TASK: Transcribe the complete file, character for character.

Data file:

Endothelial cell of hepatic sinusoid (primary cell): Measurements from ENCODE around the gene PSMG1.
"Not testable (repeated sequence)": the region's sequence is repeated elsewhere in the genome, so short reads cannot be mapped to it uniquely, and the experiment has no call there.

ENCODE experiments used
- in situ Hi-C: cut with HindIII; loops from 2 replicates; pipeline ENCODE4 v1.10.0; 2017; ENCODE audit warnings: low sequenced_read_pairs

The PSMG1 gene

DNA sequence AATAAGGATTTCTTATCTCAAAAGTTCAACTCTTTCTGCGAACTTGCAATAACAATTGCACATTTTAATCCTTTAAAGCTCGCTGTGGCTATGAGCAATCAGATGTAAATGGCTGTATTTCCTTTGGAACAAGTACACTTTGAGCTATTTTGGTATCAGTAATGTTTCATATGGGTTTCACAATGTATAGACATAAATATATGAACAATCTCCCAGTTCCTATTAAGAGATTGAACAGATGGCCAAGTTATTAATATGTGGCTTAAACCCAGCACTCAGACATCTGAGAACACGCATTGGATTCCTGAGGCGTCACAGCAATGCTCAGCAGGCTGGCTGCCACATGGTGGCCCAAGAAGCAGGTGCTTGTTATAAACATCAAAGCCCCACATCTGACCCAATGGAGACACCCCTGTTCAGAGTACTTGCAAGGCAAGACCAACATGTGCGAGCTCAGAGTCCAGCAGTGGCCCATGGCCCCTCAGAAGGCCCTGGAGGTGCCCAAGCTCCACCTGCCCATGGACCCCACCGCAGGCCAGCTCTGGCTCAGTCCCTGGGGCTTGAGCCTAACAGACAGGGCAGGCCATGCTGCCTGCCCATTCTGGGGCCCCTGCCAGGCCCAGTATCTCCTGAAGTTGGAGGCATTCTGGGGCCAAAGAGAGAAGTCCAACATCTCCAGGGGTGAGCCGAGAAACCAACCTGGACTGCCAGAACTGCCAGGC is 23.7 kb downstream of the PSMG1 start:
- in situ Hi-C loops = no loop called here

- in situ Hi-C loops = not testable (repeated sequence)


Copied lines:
Endothelial cell of hepatic sinusoid (primary cell): Measurements from ENCODE around the gene PSMG1.
"Not testable (repeated sequence)": the region's sequence is repeated elsewhere in the genome, so short reads cannot be mapped to it uniquely, and the experiment has no call there.

ENCODE experiments used
- in situ Hi-C: cut with HindIII; loops from 2 replicates; pipeline ENCODE4 v1.10.0; 2017; ENCODE audit warnings: low sequenced_read_pairs

The PSMG1 gene

DNA sequence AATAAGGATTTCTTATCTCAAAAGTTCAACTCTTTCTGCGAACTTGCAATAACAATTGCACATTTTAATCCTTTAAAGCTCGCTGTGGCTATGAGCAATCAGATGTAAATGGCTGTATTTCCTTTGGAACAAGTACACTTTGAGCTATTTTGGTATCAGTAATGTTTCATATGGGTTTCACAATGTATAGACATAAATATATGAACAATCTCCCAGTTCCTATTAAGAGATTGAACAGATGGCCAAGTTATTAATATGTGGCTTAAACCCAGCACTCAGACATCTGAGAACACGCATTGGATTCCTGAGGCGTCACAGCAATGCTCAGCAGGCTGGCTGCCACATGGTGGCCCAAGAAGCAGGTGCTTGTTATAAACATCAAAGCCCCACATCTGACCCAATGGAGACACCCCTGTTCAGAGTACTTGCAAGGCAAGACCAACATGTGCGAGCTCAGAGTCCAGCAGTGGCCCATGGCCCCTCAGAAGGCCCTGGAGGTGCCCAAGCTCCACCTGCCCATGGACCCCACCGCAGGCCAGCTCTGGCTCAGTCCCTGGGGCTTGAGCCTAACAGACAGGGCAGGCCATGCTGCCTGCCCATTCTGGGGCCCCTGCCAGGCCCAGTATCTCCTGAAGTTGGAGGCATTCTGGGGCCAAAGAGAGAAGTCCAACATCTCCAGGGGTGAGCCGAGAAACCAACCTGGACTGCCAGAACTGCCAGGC is 23.7 kb downstream of the PSMG1 start:
- in situ Hi-C loops = no loop called here

- in situ Hi-C loops = not testable (repeated sequence)